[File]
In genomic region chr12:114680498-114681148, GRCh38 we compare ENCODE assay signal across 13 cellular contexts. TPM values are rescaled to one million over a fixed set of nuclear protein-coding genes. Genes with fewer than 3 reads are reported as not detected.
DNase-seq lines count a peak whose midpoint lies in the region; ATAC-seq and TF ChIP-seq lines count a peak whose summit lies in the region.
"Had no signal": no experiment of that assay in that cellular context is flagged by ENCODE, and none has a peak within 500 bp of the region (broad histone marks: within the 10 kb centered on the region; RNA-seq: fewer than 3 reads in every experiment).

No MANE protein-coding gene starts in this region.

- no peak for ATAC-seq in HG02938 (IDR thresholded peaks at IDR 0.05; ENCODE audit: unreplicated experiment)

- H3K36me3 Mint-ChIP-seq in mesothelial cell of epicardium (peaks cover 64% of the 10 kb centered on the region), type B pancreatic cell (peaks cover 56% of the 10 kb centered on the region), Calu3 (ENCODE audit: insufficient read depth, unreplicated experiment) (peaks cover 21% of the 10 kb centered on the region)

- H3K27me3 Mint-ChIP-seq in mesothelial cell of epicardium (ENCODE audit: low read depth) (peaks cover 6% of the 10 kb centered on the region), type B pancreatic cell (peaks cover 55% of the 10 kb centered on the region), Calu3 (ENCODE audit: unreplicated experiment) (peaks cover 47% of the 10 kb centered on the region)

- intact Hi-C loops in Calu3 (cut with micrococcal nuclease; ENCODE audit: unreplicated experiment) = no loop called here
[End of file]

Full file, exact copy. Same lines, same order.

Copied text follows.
In genomic region chr12:114680498-114681148, GRCh38 we compare ENCODE assay signal across 13 cellular contexts. TPM values are rescaled to one million over a fixed set of nuclear protein-coding genes. Genes with fewer than 3 reads are reported as not detected.
DNase-seq lines count a peak whose midpoint lies in the region; ATAC-seq and TF ChIP-seq lines count a peak whose summit lies in the region.
"Had no signal": no experiment of that assay in that cellular context is flagged by ENCODE, and none has a peak within 500 bp of the region (broad histone marks: within the 10 kb centered on the region; RNA-seq: fewer than 3 reads in every experiment).

No MANE protein-coding gene starts in this region.

- no peak for ATAC-seq in HG02938 (IDR thresholded peaks at IDR 0.05; ENCODE audit: unreplicated experiment)

- H3K36me3 Mint-ChIP-seq in mesothelial cell of epicardium (peaks cover 64% of the 10 kb centered on the region), type B pancreatic cell (peaks cover 56% of the 10 kb centered on the region), Calu3 (ENCODE audit: insufficient read depth, unreplicated experiment) (peaks cover 21% of the 10 kb centered on the region)

- H3K27me3 Mint-ChIP-seq in mesothelial cell of epicardium (ENCODE audit: low read depth) (peaks cover 6% of the 10 kb centered on the region), type B pancreatic cell (peaks cover 55% of the 10 kb centered on the region), Calu3 (ENCODE audit: unreplicated experiment) (peaks cover 47% of the 10 kb centered on the region)

- intact Hi-C loops in Calu3 (cut with micrococcal nuclease; ENCODE audit: unreplicated experiment) = no loop called here